From the Coach
Handling a Weaker Link
It is very likely that every team has at least one “weaker link”, and as cliche as “every chain is only as strong as its weakest link” is, it holds a lot of truth. Think of your current team or teams you have had in the past. Now think of the least-talented player on that roster. That player is the weakest link. Whether they play or not, the weakest link can have as large of an effect on your team as any. No matter the talent level of a team-member, their importance to the team is equal – which makes your attention to that player just as important as well. If your weakest link loses sight of their role and purpose on a team, you lose a big part of your team’s culture. Whether their role is on the scout team, in running drills, or just in aiding the enthusiasm of the team – it is important. You cannot let yourself get too wrapped up in helping your best players get better because it is easier. If your weakest player improves, your team improves. Not only that, but by keeping them invested in the team, you keep that team-wide investment that is so vital to success. The hard part is conveying that player’s role to them. Sure, most are smart enough to know that their role isn’t star player, but it is tougher to understand what it really is. The manner in which you do so is up to you and the situation, but it is crucial that every player understands their role. It may be as simple as just sitting down and breaking down their role with them and explaining how important that role is to the team. It may be a nonverbal activity that takes care of it – either way, they need to know their role, otherwise they cannot pit their effort in to fulfilling it.
Establishing a Culture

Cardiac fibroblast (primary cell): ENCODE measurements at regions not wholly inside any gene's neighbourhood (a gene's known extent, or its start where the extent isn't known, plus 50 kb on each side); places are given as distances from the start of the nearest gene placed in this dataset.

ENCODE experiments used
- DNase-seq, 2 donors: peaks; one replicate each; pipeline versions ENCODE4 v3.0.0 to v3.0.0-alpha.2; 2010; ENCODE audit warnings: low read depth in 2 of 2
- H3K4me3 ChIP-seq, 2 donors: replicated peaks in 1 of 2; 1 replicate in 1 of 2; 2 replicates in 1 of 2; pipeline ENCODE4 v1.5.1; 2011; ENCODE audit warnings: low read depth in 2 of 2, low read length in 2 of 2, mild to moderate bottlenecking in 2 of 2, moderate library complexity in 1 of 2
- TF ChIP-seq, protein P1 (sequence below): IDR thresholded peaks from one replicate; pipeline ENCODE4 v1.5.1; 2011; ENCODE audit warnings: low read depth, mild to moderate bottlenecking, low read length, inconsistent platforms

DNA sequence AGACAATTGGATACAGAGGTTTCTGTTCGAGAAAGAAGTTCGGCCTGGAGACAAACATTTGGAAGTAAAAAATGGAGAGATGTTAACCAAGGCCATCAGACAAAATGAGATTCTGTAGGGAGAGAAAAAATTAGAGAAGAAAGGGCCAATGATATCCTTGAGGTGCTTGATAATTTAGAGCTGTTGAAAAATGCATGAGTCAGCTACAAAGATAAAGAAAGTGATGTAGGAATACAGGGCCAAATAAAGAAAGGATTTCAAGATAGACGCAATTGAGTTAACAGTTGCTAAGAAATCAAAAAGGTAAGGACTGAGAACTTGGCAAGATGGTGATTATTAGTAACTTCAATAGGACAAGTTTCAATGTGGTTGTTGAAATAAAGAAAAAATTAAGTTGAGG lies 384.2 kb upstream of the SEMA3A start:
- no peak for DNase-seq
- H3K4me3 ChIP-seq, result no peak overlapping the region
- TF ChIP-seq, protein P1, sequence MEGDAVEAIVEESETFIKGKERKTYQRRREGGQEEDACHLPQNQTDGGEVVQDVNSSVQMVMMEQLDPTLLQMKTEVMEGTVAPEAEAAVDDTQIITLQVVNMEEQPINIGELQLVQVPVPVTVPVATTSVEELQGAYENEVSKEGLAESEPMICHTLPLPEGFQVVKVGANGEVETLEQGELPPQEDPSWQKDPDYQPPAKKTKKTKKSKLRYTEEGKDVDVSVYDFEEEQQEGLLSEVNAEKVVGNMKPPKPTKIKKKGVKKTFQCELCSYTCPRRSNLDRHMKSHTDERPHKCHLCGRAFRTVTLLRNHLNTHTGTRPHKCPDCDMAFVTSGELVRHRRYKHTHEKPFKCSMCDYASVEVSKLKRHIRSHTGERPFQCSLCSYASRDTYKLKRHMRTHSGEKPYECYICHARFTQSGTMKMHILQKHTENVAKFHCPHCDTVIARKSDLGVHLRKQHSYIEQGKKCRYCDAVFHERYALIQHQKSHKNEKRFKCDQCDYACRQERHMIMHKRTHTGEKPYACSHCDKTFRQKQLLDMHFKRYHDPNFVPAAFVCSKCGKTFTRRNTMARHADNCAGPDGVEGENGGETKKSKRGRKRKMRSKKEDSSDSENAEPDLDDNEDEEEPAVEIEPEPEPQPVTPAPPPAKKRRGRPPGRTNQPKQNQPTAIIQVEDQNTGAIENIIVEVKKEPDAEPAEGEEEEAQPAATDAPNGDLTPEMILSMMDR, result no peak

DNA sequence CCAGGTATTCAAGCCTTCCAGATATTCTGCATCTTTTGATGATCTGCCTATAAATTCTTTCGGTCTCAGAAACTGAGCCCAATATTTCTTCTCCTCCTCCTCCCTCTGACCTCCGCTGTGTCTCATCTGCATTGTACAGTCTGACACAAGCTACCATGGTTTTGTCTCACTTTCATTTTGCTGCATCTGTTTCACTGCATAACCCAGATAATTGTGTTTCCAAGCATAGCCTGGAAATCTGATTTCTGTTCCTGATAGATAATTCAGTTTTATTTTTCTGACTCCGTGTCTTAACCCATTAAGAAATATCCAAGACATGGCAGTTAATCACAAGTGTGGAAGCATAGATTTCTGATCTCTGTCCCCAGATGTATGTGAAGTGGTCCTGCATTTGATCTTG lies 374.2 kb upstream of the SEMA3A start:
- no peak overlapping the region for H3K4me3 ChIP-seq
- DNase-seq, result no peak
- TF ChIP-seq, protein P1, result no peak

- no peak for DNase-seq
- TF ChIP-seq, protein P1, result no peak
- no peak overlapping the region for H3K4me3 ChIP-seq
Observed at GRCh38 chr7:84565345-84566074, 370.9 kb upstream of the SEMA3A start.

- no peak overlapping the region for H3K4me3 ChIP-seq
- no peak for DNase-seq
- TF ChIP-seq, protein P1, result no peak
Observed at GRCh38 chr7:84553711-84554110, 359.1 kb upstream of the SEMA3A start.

When you look at successful teams, you may be tempted to look at a team’s top players, leaders, and the way the play. In reality however, what should grab your attention is the culture of the organization. Programs with sustained success very likely will have some kind of belief system in which the team has bought into. Bill Walsh calls it a process – a process getting to success, a process that needs to be believed in and worked for. Walsh talks about how hard it was for his first 49er team to stay true to the process after their 2-14 season. However, because the entire organization sold themselves into the process and worked toward the common goal of success, the Super Bowl season following shouldn’t surprise you. John Wooden uses a pyramid – a pyramid of success. It is his way of visualizing the building process of a program. His teams at UCLA bought into that pyramid and built their way to success. Building blocks that led to ten national championships were Wooden’s staple of success. I call it a culture. The first step in constructing a successful team is establishing a culture. The first step in establishing a culture is identifying and setting up the culture that your team needs to buy into. This is crucial. In order for your team to understand the culture, you have to make sure you have a complete vision of where your team can and will go. You must also identify what needs to happen on a team-level to get to that point. Once you have identified your vision and your process, the toughest thing is selling it to your team. No path to success is an easy one, and selling something that includes pain, work, and adversity is no easy task. However, if you are able to get your entire team, from top to bottom, to buy into a culture – live and breath that culture, you are on your way to success. My personal culture is highlighted by mental toughness and the attitude that my teams will out-work and out-hustle every other team. With this mentality, the level of talent is not as crucial as it would be without it. The nice thing about a positive, hard-working culture is that it can become contagious. If you all of a sudden have two or three kids sacrificing their efforts for the betterment of the team and program, more are likely to do the same, and when it becomes a team-oriented project the enthusiasm builds as a team enthusiasm and that only goes to aid the advancement of your culture. The only major drawback of this ideal is that every single member of the team has to be all-in with the idea and the culture. If one player has not bought in, it can ruin the culture. Just as a positive culture is contagious, a negative counter-culture can be just as or more so contagious. In brief, having a vision of where your team can go, identifying what needs to be done to get there, and selling that vision in the form of a culture to the entire team and staff is a vital step in attaining success.